Another big part of Bill’s job involves customer service. Lucky him! I have seen booksellers commenting about customer complaints with online orders, and they are hearing ones we commonly have to vet. In fact, there is one common customer complaint that DRIVES ME INSANE. Bill and I share an email account where many of these are sent, and I read them and scream at my screen, and then he reads them and calmly, generously replies, and I am constantly astonished at his restraint.

The complaint boils down to a variation of this:

“Hi the USPS tracking info says my book has arrived but it isn’t here! What’s the deal, guys? I need a refund. Also please send me another copy.”

Look: my son, age 20, is confused about why letters need stamps, so I get it that younger folks might find the whole shipping world confusing. But I quickly forget compassion and get really huffy (in my head), the kind of huffy that only all caps and italics can express:


That tracking number? It comes from, as you note, the USPS. If you have a tracking number, it means that we did our part. We put your book in the mail. We do not know what happens after that. We do not have a special red phone that connects us to USPS. YOU NEED TO TALK TO USPS NOT US. THEY SCREWED UP NOT US.”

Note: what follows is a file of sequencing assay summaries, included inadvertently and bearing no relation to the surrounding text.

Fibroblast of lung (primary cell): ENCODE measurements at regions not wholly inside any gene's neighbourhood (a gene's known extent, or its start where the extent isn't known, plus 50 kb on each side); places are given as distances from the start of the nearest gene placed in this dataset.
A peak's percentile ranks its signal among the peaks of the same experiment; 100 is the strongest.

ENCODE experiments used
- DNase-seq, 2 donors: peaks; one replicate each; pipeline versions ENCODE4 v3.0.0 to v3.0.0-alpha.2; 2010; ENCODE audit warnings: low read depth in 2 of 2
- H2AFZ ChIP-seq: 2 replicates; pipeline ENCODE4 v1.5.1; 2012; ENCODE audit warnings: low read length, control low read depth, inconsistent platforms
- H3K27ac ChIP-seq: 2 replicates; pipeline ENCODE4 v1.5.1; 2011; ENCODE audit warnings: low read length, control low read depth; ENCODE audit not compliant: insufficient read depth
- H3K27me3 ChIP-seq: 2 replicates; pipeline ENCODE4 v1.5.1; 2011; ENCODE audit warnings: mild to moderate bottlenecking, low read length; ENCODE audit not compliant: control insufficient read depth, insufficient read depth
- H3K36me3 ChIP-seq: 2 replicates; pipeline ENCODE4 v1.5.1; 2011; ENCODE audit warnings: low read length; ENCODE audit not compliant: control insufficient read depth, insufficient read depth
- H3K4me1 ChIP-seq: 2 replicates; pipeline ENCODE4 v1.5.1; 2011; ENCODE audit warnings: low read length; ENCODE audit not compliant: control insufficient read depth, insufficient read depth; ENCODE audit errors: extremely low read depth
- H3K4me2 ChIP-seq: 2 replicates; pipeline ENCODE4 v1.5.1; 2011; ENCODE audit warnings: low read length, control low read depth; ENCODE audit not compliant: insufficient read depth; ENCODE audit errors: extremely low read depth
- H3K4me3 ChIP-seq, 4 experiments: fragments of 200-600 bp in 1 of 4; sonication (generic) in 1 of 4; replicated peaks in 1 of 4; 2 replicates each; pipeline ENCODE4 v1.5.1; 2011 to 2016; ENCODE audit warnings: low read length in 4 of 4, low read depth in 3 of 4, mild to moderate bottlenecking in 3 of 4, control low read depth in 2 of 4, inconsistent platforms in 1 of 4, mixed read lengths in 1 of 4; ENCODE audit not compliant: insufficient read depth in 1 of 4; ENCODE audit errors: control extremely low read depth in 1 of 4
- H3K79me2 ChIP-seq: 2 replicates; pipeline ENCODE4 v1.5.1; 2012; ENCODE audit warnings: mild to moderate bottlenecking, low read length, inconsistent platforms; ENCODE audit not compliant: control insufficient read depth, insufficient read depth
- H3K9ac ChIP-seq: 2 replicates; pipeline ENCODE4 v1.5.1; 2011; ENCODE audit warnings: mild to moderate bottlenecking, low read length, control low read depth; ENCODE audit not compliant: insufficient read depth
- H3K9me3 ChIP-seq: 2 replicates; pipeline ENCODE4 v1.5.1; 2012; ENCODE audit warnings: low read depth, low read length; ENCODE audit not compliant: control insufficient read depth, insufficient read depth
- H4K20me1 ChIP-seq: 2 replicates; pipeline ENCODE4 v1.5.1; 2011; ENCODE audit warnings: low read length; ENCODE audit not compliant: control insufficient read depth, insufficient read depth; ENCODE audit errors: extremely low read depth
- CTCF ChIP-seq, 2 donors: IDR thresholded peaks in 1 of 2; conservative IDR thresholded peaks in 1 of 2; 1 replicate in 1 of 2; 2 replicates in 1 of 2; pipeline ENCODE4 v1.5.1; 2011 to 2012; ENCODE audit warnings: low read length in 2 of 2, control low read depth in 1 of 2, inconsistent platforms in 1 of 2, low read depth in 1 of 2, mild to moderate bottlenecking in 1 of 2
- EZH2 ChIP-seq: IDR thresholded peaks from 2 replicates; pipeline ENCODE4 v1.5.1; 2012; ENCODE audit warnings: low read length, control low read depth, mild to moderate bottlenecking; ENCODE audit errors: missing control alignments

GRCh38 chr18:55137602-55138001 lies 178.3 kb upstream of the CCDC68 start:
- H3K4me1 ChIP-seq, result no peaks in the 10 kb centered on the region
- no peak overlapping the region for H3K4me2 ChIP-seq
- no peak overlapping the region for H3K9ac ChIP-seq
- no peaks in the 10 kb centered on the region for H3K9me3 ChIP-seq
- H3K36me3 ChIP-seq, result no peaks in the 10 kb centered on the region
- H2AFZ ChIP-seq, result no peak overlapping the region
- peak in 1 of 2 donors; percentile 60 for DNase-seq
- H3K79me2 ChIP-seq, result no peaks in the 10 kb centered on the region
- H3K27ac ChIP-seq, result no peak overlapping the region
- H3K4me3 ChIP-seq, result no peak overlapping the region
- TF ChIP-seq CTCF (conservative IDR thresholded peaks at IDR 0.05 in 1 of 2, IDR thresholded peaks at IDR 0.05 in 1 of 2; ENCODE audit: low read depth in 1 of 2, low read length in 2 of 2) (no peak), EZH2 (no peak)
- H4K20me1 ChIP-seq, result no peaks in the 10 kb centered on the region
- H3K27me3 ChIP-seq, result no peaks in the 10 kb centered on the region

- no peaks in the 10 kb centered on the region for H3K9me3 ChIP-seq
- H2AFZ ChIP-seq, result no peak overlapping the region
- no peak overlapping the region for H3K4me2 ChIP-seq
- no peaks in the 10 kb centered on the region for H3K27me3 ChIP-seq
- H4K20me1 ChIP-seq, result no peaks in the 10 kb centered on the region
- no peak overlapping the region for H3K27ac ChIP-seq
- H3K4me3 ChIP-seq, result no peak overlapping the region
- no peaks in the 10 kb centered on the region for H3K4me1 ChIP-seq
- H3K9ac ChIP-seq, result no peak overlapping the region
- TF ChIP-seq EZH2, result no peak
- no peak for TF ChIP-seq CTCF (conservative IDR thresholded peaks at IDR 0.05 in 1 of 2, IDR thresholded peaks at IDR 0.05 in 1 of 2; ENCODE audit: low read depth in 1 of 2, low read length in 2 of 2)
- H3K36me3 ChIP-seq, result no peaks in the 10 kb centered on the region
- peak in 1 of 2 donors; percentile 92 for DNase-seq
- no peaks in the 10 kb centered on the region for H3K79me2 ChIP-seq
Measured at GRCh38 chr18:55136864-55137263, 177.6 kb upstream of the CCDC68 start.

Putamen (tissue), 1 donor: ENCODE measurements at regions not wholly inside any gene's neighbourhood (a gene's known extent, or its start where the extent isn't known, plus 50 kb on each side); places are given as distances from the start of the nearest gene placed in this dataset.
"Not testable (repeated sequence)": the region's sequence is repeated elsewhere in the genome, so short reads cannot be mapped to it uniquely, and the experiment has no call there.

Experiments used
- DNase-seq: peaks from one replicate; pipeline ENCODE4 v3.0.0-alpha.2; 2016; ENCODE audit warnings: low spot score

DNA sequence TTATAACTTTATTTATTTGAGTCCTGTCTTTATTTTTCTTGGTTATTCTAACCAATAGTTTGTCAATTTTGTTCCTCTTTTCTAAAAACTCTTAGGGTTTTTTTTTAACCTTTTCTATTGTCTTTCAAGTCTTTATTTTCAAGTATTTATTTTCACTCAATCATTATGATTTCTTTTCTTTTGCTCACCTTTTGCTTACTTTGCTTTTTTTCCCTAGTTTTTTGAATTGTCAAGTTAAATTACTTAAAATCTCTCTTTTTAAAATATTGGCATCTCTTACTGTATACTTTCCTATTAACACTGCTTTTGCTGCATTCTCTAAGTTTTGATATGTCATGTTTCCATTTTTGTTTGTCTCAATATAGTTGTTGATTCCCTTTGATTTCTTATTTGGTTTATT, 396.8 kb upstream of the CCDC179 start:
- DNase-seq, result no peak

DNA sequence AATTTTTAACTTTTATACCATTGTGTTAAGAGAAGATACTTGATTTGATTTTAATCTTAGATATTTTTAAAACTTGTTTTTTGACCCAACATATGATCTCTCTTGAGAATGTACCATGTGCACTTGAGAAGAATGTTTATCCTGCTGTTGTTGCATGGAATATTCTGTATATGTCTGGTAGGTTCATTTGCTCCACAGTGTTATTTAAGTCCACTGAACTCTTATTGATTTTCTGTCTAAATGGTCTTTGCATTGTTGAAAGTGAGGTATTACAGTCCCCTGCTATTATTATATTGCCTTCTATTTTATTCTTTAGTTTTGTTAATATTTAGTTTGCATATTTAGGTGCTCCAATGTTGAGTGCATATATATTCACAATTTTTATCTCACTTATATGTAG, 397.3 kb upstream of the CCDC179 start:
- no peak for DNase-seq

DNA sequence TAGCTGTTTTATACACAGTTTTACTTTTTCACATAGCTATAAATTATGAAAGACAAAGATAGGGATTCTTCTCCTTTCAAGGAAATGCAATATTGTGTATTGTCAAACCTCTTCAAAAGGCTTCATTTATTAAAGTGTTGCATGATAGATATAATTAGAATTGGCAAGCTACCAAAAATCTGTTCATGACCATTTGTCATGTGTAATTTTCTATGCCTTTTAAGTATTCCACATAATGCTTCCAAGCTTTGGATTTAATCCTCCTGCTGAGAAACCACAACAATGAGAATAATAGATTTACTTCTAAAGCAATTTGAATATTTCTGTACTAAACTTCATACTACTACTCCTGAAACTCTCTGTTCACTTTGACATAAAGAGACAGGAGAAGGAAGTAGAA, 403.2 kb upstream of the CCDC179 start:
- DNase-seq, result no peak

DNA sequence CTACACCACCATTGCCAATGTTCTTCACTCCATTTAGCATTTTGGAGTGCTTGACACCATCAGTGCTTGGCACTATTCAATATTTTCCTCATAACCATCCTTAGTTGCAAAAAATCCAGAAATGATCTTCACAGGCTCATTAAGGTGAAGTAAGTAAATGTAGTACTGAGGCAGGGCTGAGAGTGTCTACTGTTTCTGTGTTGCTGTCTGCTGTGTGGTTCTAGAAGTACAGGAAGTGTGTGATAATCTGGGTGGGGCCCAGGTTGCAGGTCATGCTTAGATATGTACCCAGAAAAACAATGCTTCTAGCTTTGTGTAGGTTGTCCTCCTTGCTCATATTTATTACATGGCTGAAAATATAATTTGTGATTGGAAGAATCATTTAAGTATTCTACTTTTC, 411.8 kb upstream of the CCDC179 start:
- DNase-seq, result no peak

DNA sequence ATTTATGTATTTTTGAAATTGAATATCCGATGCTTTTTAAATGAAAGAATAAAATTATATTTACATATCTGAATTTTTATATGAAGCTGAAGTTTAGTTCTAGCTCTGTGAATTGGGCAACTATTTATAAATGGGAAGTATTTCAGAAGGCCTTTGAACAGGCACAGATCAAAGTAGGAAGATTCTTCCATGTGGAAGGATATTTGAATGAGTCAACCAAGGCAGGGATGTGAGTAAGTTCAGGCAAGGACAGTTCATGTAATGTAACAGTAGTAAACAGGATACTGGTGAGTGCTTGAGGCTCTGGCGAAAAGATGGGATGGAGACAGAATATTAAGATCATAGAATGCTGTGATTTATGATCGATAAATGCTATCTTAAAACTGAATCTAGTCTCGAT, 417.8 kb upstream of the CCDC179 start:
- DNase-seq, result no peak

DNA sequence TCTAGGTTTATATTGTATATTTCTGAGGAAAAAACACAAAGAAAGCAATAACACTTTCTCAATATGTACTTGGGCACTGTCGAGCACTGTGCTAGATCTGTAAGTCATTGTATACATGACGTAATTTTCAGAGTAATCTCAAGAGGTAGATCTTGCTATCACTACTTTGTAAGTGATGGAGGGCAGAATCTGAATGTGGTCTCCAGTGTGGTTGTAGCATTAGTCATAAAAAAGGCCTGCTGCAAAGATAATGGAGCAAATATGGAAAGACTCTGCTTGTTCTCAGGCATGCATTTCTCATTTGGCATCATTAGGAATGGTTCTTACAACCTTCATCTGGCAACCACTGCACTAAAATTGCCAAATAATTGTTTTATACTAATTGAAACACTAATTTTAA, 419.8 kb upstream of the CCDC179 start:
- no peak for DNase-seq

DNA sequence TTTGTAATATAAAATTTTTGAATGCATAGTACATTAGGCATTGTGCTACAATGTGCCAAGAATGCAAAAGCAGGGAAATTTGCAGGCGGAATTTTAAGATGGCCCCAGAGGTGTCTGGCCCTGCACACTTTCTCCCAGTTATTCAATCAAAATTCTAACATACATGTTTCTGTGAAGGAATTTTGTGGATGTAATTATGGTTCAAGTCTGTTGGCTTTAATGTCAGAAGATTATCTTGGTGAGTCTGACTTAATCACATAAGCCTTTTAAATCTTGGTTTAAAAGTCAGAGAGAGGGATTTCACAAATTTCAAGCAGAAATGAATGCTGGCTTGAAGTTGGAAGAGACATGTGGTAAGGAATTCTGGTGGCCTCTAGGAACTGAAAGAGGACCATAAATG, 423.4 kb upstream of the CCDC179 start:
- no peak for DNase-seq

This is Bill who actually does respond to the poor human I am screaming out in my head:

“Let’s give it another day. Sometimes tracking says it has been delivered but it is still out for delivery. If it does not show up in the next few days, let me know and we can send you another copy.”

I don’t know how he does it.

Please don’t tell Bill about this newsletter! He’ll be pissed if he finds out. But—ssshhh—he is also the human behind our social media, so you can tweet @belt_publishing or insta @beltpub and freak him out my mentioning rowing. Or maybe eggs. Bill has challenged himself to eat one egg a day in 2020. Wonder how that is going.

What I’m Reading: I’m back to my comfort COVID authors: Anthony Trollope (Phineas Finn) and Penelope Fitzgerald (The Blue Flower). When did I become such an Anglophile? My PhD is in American lit!

Shout Out: The great group that revitalized (vitalized?) rowing in Cleveland, The Western Reserve Rowing Association. Must be hard for them all to have the boathouse closed. Here’s to choppy curvy healthy rowing next year.

Notes from a Small Press is a weekly newsletter by the founder and owner of Belt PublishingHelp support it by becoming a paid subscriber. Pre-order So You Want to Publish a Book?, a book based on the newsletter, publishing in July.